And all that sounds very good—who would not soil their clothes, or pay the equivalent of a dry cleaning bill, to save a drowning child? But when taken literally it leads, very quickly, to repugnancy. First, there’s already a lot of charity money flowing, right? The easiest thing to do is redirect it. After all, you can make the same argument in a different form: why give $5 to your local opera when it will go to saving a life in Bengal? In fact, isn’t it a moral crime to give to your local opera house, instead of to saving children? Or whatever, pick your cultural institution. A museum. Even your local homeless shelter. In fact, why waste a single dollar inside the United States when dollars go so much further outside of it? We can view this as a form of utilitarian arbitrage, wherein you are constantly trading around for the highest good to the highest number of people.
But we can see how this arbitrage marches along to the repugnant conclusion—what’s the point of protected land, in this view? Is the joy of rich people hiking really worth the equivalent of all the lives that could be stuffed into that land if it were converted to high-yield automated hydroponic farms and sprawling apartment complexes? What, precisely, is the reason not to arbitrage all the good in the world like this, such that all resources go to saving human life (and making more room for it), rather than anything else?
The end result is like using Aldous Huxley’s Brave New World as a how-to manual rather than a warning. Following this reasoning, all happiness should be arbitraged perfectly, and the earth ends as a squalid factory farm for humans living in the closest-to-intolerable conditions possible, perhaps drugged to the gills. And here is where I think most devoted utilitarians, or even those merely sympathetic to the philosophy, go wrong. What happens is that they think Parfit’s repugnant conclusion (often referred to as the repugnant conclusion) is some super-specific academic thought experiment from so-called “population ethics” that only happens at extremes. It’s not. It’s just one very clear example of how utilitarianism is constantly forced into violating obvious moral principles (like not murdering random people for their organs) by detailing the “end state” of a world governed under strict utilitarianism. But really it is just one of an astronomical number of such repugnancies. Utilitarianism actually leads to repugnant conclusions everywhere, and you can find repugnancy in even the smallest drop.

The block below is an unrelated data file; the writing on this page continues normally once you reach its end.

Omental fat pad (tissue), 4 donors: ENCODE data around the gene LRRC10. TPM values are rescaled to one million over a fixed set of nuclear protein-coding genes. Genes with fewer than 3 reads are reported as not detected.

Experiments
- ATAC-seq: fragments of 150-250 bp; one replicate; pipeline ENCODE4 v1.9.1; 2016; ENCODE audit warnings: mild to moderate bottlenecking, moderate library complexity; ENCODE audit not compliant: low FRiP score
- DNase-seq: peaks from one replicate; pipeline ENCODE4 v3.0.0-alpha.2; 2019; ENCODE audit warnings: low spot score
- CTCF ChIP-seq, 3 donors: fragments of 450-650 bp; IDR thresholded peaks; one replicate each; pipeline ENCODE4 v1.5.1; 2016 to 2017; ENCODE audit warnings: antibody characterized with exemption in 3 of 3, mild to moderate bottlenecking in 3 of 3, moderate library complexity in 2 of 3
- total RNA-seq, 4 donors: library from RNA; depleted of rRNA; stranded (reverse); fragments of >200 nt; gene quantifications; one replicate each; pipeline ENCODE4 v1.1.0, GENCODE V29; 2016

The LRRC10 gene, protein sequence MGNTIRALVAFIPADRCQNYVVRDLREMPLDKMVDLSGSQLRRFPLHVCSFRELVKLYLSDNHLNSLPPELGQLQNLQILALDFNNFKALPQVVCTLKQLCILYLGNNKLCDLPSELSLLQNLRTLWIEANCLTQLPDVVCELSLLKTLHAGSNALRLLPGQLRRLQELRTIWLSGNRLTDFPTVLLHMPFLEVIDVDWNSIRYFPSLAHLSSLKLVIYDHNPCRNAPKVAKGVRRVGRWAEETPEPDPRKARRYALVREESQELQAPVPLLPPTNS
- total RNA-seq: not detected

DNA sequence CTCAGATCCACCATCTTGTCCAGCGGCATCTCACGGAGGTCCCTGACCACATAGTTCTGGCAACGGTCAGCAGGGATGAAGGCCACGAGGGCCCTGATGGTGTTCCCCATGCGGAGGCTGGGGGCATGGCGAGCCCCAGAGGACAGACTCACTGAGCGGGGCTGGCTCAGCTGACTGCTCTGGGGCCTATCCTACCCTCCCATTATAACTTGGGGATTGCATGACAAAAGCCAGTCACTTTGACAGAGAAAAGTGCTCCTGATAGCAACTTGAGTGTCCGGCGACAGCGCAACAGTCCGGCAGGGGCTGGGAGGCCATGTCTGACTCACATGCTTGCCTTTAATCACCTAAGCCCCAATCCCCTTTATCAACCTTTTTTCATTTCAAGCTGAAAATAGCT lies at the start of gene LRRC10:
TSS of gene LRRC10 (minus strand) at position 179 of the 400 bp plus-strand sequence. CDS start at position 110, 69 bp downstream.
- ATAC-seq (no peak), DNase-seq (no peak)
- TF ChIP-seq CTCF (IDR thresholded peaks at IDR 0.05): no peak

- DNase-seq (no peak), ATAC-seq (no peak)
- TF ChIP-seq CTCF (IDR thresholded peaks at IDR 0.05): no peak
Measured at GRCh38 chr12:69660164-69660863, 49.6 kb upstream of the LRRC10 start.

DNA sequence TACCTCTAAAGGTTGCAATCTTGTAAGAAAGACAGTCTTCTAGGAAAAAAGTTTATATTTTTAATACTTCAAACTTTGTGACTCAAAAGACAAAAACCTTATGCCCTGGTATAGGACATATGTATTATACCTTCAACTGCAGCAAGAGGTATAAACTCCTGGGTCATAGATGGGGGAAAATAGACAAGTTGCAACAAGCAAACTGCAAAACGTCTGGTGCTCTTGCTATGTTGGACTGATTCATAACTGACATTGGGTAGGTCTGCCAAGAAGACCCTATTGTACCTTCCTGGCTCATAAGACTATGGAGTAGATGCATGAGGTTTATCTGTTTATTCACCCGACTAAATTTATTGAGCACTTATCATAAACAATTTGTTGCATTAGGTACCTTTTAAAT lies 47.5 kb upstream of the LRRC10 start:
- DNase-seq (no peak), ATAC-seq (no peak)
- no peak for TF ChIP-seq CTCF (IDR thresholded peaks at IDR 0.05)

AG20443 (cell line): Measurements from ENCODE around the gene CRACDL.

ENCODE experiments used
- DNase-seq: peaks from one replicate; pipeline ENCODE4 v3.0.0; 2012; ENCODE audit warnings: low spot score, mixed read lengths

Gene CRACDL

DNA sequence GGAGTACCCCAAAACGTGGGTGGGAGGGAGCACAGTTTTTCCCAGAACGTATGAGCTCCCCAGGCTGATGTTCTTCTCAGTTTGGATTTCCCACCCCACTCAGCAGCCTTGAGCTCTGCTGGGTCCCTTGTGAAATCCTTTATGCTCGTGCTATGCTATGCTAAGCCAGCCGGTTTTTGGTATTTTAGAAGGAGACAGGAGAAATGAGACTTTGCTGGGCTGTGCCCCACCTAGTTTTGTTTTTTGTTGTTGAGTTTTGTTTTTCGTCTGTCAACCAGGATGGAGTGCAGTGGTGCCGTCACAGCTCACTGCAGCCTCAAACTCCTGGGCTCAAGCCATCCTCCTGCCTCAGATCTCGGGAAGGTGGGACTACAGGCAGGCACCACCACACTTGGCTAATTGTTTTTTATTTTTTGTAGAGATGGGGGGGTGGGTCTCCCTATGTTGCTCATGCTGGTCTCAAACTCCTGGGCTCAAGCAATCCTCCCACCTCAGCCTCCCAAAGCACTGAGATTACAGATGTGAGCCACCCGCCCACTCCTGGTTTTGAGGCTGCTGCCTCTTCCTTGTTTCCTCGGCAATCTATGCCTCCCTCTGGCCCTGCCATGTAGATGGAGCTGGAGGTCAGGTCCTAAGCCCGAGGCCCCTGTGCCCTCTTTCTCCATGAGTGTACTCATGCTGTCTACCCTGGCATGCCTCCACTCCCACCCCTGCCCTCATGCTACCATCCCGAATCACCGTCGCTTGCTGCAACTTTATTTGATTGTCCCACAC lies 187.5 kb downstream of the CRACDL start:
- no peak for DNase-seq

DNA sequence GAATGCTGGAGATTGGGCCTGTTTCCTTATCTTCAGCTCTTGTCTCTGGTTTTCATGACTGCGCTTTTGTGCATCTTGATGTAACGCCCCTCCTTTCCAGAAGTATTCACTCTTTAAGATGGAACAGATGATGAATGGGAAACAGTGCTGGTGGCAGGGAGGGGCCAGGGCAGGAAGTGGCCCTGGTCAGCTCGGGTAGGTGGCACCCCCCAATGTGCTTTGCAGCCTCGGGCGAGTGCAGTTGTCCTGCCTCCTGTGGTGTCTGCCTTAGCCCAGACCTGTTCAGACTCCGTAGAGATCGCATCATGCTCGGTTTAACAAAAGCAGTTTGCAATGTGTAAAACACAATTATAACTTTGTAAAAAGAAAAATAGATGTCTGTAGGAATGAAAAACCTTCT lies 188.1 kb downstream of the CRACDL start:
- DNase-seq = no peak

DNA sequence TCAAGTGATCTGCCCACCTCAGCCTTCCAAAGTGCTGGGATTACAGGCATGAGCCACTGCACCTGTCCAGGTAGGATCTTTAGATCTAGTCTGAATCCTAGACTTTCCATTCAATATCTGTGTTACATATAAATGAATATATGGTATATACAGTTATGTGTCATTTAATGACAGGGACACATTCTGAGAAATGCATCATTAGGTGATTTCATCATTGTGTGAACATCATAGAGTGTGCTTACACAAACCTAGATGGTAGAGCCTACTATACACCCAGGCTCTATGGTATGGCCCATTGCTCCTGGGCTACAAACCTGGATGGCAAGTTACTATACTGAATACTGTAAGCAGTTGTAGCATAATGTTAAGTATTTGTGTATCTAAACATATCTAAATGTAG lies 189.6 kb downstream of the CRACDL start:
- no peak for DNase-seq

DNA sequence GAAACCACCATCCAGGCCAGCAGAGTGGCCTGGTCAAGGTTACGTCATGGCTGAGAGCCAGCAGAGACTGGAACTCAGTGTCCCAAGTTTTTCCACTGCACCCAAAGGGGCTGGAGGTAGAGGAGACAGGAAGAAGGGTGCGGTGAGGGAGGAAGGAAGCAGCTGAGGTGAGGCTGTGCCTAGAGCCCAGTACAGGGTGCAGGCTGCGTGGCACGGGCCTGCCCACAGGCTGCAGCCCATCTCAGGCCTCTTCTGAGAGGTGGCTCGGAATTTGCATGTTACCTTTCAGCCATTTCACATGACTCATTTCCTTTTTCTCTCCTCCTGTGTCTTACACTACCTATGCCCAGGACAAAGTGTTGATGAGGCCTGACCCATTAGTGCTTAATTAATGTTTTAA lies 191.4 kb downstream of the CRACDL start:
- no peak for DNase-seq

How can the same moral reasoning be correct in one circumstance, and horrible in another? E.g., while the utilitarian outcome of the trolley problem is considered morally right by a lot of people (implying you should switch the tracks, although it’s worth noting even then that plenty disagree) the thought experiment of the surgeon slitting innocent throats in alleys is morally wrong to the vast majority of people, even though they are based on the same logic. Note that this is exactly the same as our intuitions in the shallow pond example. Almost everyone agrees that you should rescue the child but then, when this same utilitarian logic is instead applied to many more decisions instead of just that one, our intuitions shift to finding the inevitable human factory-farms repugnant. This is because utilitarian logic is locally correct, in some instances, particularly in low-complexity ceteris paribus set-ups, and such popular examples are what makes the philosophy attractive and have spread it far and wide. But the moment the logic is extended to similar scenarios with slightly different premises, or the situation itself complexifies, or the scope of the thought experiment expands to encompass many more actions instead of just one, then suddenly you are right back at some repugnant conclusion. Such a flaw is why the idea of “utility monsters” (originally introduced by Robert Nozick) is so devastating for utilitarianism—they take us from our local circumstances to a very different world in which monsters derive more pleasure and joy from eating humans than humans suffer from being eaten, and most people would find the pro-monsters-eating-humans position repugnant.